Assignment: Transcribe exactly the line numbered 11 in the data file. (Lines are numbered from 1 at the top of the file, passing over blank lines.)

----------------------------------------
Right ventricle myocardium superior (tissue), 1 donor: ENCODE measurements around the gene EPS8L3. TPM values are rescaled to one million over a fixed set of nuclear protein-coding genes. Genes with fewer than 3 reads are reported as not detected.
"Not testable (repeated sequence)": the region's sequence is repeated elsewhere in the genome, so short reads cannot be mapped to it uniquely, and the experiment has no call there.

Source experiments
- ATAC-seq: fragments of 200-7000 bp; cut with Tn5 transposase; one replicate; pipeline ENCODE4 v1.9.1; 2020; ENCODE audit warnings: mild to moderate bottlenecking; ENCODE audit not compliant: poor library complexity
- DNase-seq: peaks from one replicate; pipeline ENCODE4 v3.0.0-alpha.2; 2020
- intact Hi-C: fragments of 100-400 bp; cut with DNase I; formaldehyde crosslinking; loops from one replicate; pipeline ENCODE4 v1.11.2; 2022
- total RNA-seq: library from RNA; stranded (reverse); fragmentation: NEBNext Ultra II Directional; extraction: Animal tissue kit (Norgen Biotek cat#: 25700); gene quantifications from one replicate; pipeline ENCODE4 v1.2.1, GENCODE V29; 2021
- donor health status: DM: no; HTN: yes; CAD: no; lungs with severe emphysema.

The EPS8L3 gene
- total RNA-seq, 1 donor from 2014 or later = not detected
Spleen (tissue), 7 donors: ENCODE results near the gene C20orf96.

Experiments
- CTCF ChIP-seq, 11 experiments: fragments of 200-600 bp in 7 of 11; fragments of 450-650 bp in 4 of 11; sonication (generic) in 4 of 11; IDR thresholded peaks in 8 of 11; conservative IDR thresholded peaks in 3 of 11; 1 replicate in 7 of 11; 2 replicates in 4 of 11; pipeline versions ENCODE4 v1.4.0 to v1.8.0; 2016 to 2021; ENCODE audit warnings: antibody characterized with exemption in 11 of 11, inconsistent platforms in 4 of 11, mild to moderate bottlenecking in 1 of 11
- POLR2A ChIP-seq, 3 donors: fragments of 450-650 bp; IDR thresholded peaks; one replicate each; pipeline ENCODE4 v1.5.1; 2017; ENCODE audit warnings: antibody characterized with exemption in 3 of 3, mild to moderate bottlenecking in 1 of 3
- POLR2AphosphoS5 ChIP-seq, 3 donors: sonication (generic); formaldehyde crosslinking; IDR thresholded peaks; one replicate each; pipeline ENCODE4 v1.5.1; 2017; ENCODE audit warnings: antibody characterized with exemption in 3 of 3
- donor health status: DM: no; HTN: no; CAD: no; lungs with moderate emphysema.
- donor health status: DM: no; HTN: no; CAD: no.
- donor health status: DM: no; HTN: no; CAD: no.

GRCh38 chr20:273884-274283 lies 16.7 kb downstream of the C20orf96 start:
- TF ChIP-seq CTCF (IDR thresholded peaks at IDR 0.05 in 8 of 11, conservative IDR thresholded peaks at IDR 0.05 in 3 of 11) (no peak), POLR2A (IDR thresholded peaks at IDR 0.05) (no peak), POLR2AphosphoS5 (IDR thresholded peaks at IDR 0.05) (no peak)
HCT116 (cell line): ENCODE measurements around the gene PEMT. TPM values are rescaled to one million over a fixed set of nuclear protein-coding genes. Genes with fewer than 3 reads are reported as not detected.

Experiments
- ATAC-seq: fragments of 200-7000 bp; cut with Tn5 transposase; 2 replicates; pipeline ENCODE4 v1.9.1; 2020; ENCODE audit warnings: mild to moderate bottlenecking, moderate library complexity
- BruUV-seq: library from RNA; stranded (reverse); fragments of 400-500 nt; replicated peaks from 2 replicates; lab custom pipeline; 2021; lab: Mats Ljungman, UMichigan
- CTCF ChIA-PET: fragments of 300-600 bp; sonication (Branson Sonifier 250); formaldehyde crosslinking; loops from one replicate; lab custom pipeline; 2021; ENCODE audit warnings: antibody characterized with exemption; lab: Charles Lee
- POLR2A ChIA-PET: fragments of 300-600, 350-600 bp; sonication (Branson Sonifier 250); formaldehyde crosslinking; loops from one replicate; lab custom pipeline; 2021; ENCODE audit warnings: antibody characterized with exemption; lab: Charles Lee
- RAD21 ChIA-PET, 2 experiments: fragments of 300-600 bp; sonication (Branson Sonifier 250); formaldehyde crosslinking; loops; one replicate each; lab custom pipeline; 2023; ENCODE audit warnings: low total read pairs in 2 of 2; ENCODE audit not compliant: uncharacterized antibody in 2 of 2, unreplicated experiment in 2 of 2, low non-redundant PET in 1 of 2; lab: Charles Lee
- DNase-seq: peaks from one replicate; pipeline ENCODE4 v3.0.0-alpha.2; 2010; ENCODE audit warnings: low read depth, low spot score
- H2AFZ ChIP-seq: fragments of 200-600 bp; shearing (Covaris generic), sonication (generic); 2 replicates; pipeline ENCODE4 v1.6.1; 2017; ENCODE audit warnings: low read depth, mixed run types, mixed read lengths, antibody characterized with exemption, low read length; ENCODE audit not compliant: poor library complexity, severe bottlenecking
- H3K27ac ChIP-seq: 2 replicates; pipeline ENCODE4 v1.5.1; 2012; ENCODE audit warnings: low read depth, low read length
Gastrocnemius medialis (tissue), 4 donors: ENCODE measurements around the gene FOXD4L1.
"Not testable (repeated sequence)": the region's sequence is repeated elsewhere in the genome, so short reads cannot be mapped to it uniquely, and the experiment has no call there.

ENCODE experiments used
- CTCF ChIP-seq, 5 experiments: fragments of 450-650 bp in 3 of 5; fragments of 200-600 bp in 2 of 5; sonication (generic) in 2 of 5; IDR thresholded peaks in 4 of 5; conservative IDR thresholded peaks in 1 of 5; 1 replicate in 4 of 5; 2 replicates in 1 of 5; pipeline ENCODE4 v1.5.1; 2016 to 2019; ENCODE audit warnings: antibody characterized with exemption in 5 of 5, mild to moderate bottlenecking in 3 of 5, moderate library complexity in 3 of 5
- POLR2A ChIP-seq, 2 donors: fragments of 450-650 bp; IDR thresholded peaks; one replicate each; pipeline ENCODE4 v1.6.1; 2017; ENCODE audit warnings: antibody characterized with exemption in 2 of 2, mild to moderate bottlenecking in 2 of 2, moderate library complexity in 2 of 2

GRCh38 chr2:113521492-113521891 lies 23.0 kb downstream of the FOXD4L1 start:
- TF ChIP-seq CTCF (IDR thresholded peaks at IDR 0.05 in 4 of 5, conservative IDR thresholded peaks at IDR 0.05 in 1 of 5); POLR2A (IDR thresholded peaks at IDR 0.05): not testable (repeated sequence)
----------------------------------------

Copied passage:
Spleen (tissue), 7 donors: ENCODE results near the gene C20orf96.